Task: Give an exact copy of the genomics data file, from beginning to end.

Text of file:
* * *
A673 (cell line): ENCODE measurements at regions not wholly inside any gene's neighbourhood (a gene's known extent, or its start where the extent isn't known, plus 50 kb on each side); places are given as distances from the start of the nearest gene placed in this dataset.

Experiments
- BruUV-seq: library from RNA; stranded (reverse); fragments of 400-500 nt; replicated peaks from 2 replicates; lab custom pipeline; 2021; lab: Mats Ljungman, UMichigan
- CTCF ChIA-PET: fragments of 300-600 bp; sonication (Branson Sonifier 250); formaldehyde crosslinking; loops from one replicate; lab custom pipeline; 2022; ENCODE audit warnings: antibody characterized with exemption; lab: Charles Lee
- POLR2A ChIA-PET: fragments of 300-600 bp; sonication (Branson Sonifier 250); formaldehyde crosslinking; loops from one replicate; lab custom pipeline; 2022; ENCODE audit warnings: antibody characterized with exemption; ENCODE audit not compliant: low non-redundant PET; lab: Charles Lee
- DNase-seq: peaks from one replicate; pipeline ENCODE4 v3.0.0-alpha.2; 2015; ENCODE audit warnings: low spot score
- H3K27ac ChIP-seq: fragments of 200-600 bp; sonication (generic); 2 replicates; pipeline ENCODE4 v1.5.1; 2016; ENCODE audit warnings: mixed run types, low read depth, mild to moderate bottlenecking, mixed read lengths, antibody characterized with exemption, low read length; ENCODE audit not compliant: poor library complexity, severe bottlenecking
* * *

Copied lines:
A673 (cell line): ENCODE measurements at regions not wholly inside any gene's neighbourhood (a gene's known extent, or its start where the extent isn't known, plus 50 kb on each side); places are given as distances from the start of the nearest gene placed in this dataset.

Experiments
- BruUV-seq: library from RNA; stranded (reverse); fragments of 400-500 nt; replicated peaks from 2 replicates; lab custom pipeline; 2021; lab: Mats Ljungman, UMichigan
- CTCF ChIA-PET: fragments of 300-600 bp; sonication (Branson Sonifier 250); formaldehyde crosslinking; loops from one replicate; lab custom pipeline; 2022; ENCODE audit warnings: antibody characterized with exemption; lab: Charles Lee
- POLR2A ChIA-PET: fragments of 300-600 bp; sonication (Branson Sonifier 250); formaldehyde crosslinking; loops from one replicate; lab custom pipeline; 2022; ENCODE audit warnings: antibody characterized with exemption; ENCODE audit not compliant: low non-redundant PET; lab: Charles Lee
- DNase-seq: peaks from one replicate; pipeline ENCODE4 v3.0.0-alpha.2; 2015; ENCODE audit warnings: low spot score
- H3K27ac ChIP-seq: fragments of 200-600 bp; sonication (generic); 2 replicates; pipeline ENCODE4 v1.5.1; 2016; ENCODE audit warnings: mixed run types, low read depth, mild to moderate bottlenecking, mixed read lengths, antibody characterized with exemption, low read length; ENCODE audit not compliant: poor library complexity, severe bottlenecking